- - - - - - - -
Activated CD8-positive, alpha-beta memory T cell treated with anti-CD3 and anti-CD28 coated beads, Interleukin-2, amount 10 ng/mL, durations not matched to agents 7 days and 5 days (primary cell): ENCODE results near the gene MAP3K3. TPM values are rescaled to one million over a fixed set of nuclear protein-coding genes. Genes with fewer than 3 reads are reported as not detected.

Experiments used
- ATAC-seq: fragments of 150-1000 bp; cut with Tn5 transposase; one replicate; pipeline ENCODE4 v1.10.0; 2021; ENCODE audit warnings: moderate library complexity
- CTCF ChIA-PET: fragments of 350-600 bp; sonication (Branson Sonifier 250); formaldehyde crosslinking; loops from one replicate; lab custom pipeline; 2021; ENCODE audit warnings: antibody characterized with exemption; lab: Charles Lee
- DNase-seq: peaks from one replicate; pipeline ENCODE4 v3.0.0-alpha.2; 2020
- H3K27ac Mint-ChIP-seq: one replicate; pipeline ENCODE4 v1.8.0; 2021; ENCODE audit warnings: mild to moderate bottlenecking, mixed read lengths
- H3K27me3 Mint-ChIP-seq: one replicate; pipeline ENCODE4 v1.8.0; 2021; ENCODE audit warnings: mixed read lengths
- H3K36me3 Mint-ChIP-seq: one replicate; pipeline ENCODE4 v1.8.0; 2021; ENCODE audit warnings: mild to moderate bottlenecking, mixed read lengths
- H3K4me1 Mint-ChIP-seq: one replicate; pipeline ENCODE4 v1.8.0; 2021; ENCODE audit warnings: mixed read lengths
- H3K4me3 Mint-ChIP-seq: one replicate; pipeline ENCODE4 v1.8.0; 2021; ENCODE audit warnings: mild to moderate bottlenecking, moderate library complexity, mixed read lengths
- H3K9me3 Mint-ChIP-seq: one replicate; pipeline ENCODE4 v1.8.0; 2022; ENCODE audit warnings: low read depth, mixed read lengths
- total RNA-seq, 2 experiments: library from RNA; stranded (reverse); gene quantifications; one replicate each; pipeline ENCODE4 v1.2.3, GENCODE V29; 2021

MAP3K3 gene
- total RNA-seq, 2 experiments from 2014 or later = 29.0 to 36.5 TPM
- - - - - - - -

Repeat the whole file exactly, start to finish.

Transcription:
Activated CD8-positive, alpha-beta memory T cell treated with anti-CD3 and anti-CD28 coated beads, Interleukin-2, amount 10 ng/mL, durations not matched to agents 7 days and 5 days (primary cell): ENCODE results near the gene MAP3K3. TPM values are rescaled to one million over a fixed set of nuclear protein-coding genes. Genes with fewer than 3 reads are reported as not detected.

Experiments used
- ATAC-seq: fragments of 150-1000 bp; cut with Tn5 transposase; one replicate; pipeline ENCODE4 v1.10.0; 2021; ENCODE audit warnings: moderate library complexity
- CTCF ChIA-PET: fragments of 350-600 bp; sonication (Branson Sonifier 250); formaldehyde crosslinking; loops from one replicate; lab custom pipeline; 2021; ENCODE audit warnings: antibody characterized with exemption; lab: Charles Lee
- DNase-seq: peaks from one replicate; pipeline ENCODE4 v3.0.0-alpha.2; 2020
- H3K27ac Mint-ChIP-seq: one replicate; pipeline ENCODE4 v1.8.0; 2021; ENCODE audit warnings: mild to moderate bottlenecking, mixed read lengths
- H3K27me3 Mint-ChIP-seq: one replicate; pipeline ENCODE4 v1.8.0; 2021; ENCODE audit warnings: mixed read lengths
- H3K36me3 Mint-ChIP-seq: one replicate; pipeline ENCODE4 v1.8.0; 2021; ENCODE audit warnings: mild to moderate bottlenecking, mixed read lengths
- H3K4me1 Mint-ChIP-seq: one replicate; pipeline ENCODE4 v1.8.0; 2021; ENCODE audit warnings: mixed read lengths
- H3K4me3 Mint-ChIP-seq: one replicate; pipeline ENCODE4 v1.8.0; 2021; ENCODE audit warnings: mild to moderate bottlenecking, moderate library complexity, mixed read lengths
- H3K9me3 Mint-ChIP-seq: one replicate; pipeline ENCODE4 v1.8.0; 2022; ENCODE audit warnings: low read depth, mixed read lengths
- total RNA-seq, 2 experiments: library from RNA; stranded (reverse); gene quantifications; one replicate each; pipeline ENCODE4 v1.2.3, GENCODE V29; 2021

MAP3K3 gene
- total RNA-seq, 2 experiments from 2014 or later = 29.0 to 36.5 TPM